In 1856 the firm removed to Bridgeport, Connecticut. Allen Benjamin Wilson retired from active participation in the business in 1853, but received a regular salary and considerable sums of money on the renewal of his intents. In 1863 he became a resident of Waterbury, Connecticut, where he engaged in other enterprises.
When he applied for a second extension of his patents in 1874, he was turned down. The Congressional Committee on Patents felt that his four-motion feed was so necessary to a successful machine that renewing his patent would restrict competition.
Wilson sewing machines
Allen B. Wilson's achievement was in the area of inventing and perfecting sewing machines. Two of those were considered the most ingenious and beautiful pieces of mechanism: the rotary hook and the four-motion feed. He claims to have conceived the idea of a sewing machine in 1847. His first machine was built during the spring of 1849, while he was in the employ of a Mr. Barnes, of Pittsfield, Mass., a cabinet maker. In the same year he built a second and better machine, and "up to this time," says, "I had never seen or heard of a sewing machine other than my own." He sold a one-half interest in the invention to Joseph N. Chapin, of North Adams, and with the proceeds took out his first patent, which bore the date November 12, 1850. It formed a lock stitch by means of a curved needle on a vibrating arm above the cloth plate, and a reciprocating two-pointed vibrating shuttle. The feed motion was obtained by the two metal bars which are seen intersecting above the shuttle race. The lower bar, called the feed bar, had teeth on its upper face, and by means of a transverse sliding motion it moved the cloth, which was placed between the two bars, the desired distance, as each stitch was made.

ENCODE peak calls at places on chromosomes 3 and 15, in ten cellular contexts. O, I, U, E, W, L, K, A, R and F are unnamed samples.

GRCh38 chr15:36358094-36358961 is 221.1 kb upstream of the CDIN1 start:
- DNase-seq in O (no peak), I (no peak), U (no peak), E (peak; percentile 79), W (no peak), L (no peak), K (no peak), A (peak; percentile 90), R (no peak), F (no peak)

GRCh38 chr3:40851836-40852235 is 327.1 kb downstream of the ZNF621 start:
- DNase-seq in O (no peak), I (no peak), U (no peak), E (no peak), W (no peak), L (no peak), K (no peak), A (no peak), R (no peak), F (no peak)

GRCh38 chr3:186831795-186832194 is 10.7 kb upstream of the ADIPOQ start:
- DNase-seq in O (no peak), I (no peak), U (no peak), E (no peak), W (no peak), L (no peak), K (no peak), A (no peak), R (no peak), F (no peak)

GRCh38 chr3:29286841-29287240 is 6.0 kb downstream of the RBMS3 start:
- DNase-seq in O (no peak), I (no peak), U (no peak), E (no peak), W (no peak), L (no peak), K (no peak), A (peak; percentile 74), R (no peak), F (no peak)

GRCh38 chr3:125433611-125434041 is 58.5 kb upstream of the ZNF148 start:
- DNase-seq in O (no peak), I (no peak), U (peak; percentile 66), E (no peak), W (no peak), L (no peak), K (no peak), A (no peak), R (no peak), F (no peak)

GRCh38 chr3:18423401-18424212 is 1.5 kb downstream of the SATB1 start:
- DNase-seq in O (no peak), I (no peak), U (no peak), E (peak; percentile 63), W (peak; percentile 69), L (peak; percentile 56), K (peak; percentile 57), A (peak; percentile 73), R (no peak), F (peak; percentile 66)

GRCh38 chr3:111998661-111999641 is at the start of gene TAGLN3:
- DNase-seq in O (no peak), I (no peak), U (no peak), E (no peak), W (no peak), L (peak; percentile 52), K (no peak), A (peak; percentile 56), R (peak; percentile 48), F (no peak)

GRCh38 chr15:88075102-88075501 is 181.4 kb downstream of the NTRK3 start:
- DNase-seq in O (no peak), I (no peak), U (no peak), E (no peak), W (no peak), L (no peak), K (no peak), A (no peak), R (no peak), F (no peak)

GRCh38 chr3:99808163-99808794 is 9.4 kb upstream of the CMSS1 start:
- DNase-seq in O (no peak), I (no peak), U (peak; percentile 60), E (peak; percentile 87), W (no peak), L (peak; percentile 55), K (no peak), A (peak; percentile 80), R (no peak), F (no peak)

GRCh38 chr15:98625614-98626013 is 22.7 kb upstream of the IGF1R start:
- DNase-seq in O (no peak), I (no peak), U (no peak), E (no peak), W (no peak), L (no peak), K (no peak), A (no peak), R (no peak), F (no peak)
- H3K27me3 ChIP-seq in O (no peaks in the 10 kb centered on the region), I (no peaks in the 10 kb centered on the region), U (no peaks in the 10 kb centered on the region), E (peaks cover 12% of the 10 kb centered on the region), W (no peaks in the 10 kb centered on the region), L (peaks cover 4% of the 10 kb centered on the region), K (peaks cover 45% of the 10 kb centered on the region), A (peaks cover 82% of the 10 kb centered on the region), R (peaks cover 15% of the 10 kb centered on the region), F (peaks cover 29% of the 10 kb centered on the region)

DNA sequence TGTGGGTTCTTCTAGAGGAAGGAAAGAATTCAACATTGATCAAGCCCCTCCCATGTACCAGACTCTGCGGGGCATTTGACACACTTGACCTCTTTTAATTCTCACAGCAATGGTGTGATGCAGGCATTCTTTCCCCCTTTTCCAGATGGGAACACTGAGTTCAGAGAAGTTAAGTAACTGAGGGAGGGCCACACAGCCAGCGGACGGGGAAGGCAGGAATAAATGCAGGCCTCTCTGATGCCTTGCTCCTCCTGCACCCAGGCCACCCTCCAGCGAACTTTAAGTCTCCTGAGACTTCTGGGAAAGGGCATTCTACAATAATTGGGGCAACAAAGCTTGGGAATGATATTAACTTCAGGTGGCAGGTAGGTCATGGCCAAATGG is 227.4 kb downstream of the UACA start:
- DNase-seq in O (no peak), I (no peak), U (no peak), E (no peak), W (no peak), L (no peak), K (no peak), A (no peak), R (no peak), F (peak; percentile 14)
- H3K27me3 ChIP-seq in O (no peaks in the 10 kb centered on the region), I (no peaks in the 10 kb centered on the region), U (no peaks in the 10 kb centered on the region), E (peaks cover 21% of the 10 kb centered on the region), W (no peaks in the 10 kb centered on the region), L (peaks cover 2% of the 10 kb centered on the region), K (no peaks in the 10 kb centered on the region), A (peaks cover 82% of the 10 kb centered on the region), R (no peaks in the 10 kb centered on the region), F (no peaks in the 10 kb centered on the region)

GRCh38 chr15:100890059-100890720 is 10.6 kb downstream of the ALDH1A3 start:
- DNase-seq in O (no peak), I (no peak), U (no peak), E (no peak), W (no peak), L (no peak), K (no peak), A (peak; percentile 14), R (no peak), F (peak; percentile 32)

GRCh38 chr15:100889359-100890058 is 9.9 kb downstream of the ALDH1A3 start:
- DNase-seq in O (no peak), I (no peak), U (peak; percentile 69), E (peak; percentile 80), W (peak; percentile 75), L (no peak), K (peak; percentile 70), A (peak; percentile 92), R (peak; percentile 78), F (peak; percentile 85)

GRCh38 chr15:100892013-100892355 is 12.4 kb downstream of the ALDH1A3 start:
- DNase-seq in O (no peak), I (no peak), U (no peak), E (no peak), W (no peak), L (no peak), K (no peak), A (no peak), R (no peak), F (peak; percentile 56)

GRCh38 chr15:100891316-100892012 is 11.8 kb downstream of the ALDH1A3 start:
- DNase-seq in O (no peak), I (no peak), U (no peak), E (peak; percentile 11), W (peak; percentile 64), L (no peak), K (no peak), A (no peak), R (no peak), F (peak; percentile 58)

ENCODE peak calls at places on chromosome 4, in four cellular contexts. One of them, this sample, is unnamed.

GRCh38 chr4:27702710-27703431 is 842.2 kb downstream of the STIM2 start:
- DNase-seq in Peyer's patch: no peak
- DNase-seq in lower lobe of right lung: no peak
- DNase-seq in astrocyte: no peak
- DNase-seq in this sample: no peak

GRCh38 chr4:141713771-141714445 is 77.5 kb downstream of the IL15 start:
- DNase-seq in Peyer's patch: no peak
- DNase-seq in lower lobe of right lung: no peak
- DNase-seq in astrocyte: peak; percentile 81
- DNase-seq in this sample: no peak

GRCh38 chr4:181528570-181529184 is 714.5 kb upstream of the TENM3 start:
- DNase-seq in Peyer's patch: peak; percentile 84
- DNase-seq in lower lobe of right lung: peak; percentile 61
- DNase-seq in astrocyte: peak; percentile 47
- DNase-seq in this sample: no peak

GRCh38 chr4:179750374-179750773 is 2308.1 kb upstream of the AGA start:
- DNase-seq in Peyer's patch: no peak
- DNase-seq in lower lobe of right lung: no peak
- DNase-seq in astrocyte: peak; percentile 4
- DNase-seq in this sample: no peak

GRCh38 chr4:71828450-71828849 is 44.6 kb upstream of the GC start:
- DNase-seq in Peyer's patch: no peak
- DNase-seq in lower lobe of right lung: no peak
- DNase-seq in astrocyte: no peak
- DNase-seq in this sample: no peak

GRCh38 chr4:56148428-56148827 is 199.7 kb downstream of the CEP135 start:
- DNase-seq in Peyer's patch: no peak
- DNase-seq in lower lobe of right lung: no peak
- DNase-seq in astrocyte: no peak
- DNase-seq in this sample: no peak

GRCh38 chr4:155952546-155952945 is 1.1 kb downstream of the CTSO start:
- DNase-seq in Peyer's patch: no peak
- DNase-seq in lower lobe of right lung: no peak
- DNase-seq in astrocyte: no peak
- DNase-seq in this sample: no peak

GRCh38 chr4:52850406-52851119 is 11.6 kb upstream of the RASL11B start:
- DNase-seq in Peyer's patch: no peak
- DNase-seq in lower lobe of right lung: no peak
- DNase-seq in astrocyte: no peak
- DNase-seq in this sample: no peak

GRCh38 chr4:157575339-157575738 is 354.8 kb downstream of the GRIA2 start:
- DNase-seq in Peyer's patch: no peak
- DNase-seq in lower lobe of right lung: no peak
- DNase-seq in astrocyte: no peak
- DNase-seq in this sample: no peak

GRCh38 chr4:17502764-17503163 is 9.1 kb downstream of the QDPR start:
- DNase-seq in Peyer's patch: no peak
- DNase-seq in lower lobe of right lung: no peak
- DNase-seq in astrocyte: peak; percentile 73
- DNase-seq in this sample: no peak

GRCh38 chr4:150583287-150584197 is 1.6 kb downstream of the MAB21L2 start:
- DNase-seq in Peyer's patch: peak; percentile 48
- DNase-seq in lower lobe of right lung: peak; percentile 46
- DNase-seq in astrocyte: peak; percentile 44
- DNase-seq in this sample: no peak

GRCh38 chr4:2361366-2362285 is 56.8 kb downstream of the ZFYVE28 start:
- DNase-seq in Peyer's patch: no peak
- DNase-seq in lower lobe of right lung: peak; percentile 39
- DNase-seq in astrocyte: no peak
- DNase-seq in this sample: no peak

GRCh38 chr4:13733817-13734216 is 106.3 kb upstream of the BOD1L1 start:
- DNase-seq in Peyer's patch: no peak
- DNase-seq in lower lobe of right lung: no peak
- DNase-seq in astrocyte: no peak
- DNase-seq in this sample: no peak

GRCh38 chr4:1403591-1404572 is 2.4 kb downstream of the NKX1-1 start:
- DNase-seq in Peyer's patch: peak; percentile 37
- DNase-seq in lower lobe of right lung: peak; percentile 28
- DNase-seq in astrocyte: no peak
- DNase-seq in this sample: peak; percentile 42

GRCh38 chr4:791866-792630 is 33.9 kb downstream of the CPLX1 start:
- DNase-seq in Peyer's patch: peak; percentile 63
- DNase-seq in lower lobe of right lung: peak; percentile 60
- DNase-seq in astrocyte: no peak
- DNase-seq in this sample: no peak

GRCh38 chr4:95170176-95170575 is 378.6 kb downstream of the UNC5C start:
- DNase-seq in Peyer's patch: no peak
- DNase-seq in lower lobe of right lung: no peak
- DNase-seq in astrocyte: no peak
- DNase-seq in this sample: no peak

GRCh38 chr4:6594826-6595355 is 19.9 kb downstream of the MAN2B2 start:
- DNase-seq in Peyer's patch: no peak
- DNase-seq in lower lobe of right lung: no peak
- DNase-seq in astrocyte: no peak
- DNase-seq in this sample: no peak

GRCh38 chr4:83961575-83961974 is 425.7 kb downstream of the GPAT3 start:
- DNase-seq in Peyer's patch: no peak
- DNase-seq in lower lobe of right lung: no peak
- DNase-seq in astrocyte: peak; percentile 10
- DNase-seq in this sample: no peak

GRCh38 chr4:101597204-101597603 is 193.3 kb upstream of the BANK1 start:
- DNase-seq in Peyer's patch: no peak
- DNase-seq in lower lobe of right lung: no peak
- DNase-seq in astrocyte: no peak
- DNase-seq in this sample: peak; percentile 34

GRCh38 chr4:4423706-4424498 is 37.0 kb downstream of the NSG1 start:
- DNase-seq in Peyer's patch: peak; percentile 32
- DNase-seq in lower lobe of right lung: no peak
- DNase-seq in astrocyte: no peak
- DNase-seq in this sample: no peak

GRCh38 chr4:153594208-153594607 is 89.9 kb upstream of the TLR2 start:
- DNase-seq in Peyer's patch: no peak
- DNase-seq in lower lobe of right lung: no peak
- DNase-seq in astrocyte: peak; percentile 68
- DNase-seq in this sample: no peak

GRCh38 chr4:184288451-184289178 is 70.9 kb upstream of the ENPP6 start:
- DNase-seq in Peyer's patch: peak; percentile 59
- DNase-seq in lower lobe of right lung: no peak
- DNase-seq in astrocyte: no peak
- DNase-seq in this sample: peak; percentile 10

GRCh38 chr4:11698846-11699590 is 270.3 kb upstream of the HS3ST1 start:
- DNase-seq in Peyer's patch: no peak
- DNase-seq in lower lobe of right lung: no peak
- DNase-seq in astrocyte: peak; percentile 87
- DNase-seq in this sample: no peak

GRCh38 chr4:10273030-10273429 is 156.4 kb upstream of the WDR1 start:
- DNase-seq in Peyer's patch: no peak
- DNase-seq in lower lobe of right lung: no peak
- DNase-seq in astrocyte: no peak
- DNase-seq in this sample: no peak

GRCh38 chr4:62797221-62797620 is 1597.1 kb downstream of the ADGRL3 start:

In 1851 Wilson patented his famous rotary hook, which performed the functions of a shuttle by seizing the upper thread and throwing its loop over a circular bobbin containing the under thread. 'This simplified he construction of the machine by getting rid of the reciprocation motion of the ordinary shuttle, and contributed to make a light tool silent running machine, eminently adapted to domestic use.
In 1854 Mr. Wilson patented his four-motion feed, in combination with a spring presser foot. The feed bar, as its name indicates, had four distinct motions, two vertical and two horizontal. It was first raised by the action of an eccentric on the driving shaft, then carried forward by a cam formed on the side of the eccentric (by which operation the work was shifted the desired distance), then it dropped, and finally it was drawn back by a spring to its original position. This machine used the curved needle and embodies the rotary hook and the four-motion feed. The latest type of this machine used a vertical needle bar and a straight needle.
Wilson had the good fortune soon after securing his patent to interest Nathaniel Wheeler, a young carriage maker who possessed some capital, in his machine, and out of this connection grew the great house of Wheeler & Wilson. Unquestionably, the association of Mr. Wheeler with the sewing machine at the very inception of the industry was very largely answerable for its early and rapid success. It is rarely that the inventive and the commercial instinct are combined in the same man. It is certain they were not in Wilson. Wheeler, on the other hand, was eminently qualified by his wisdom, tact, and engaging presence to promote the interests of the new device. He succeeded in interesting some of the wealthy capitalists of the day, and the successful career of the Wheeler & Wilson establishment was a tribute to his undoubted business ability.
- "WILSON, Allen Benjamin". The National Cyclopaedia of American Biography IX. New York: James T. White & Company. 1899. p. 460. Retrieved March 6, 2010.
- "The Sewing Machine". Scientific American. July 25, 1896. Archived from the original on 28 March 2010. Retrieved March 3, 2010.
- "Stitches in Time: 100 Years of Machines and Sewing". Museum of American Heritage. Palo Alto, California. October 4, 2004. Retrieved March 3, 2010